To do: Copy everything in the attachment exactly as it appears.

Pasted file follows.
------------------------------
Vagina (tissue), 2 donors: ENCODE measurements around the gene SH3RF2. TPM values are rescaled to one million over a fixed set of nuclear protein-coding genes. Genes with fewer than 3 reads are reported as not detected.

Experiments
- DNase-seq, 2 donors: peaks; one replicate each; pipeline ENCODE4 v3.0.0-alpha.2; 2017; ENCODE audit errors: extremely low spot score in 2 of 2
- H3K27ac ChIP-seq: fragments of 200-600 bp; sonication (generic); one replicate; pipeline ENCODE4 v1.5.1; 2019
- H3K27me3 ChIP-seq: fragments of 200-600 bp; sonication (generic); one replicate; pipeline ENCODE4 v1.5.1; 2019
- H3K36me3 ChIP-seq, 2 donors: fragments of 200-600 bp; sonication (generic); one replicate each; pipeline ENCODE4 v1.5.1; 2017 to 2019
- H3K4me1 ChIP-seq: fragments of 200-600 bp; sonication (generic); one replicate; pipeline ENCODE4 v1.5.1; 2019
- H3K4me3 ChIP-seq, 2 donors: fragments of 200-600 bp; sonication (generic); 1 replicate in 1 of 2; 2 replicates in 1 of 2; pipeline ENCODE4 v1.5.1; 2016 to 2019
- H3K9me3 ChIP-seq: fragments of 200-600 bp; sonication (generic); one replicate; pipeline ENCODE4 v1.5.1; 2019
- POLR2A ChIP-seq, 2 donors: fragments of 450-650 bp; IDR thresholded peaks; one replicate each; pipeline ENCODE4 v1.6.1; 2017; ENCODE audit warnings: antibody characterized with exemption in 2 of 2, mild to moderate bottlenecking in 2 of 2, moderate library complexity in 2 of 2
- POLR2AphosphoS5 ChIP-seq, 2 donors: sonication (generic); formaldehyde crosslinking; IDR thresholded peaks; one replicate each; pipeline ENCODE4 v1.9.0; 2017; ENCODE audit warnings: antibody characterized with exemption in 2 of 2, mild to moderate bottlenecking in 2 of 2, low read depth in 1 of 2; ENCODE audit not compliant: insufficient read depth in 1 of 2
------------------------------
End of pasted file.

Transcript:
Vagina (tissue), 2 donors: ENCODE measurements around the gene SH3RF2. TPM values are rescaled to one million over a fixed set of nuclear protein-coding genes. Genes with fewer than 3 reads are reported as not detected.

Experiments
- DNase-seq, 2 donors: peaks; one replicate each; pipeline ENCODE4 v3.0.0-alpha.2; 2017; ENCODE audit errors: extremely low spot score in 2 of 2
- H3K27ac ChIP-seq: fragments of 200-600 bp; sonication (generic); one replicate; pipeline ENCODE4 v1.5.1; 2019
- H3K27me3 ChIP-seq: fragments of 200-600 bp; sonication (generic); one replicate; pipeline ENCODE4 v1.5.1; 2019
- H3K36me3 ChIP-seq, 2 donors: fragments of 200-600 bp; sonication (generic); one replicate each; pipeline ENCODE4 v1.5.1; 2017 to 2019
- H3K4me1 ChIP-seq: fragments of 200-600 bp; sonication (generic); one replicate; pipeline ENCODE4 v1.5.1; 2019
- H3K4me3 ChIP-seq, 2 donors: fragments of 200-600 bp; sonication (generic); 1 replicate in 1 of 2; 2 replicates in 1 of 2; pipeline ENCODE4 v1.5.1; 2016 to 2019
- H3K9me3 ChIP-seq: fragments of 200-600 bp; sonication (generic); one replicate; pipeline ENCODE4 v1.5.1; 2019
- POLR2A ChIP-seq, 2 donors: fragments of 450-650 bp; IDR thresholded peaks; one replicate each; pipeline ENCODE4 v1.6.1; 2017; ENCODE audit warnings: antibody characterized with exemption in 2 of 2, mild to moderate bottlenecking in 2 of 2, moderate library complexity in 2 of 2
- POLR2AphosphoS5 ChIP-seq, 2 donors: sonication (generic); formaldehyde crosslinking; IDR thresholded peaks; one replicate each; pipeline ENCODE4 v1.9.0; 2017; ENCODE audit warnings: antibody characterized with exemption in 2 of 2, mild to moderate bottlenecking in 2 of 2, low read depth in 1 of 2; ENCODE audit not compliant: insufficient read depth in 1 of 2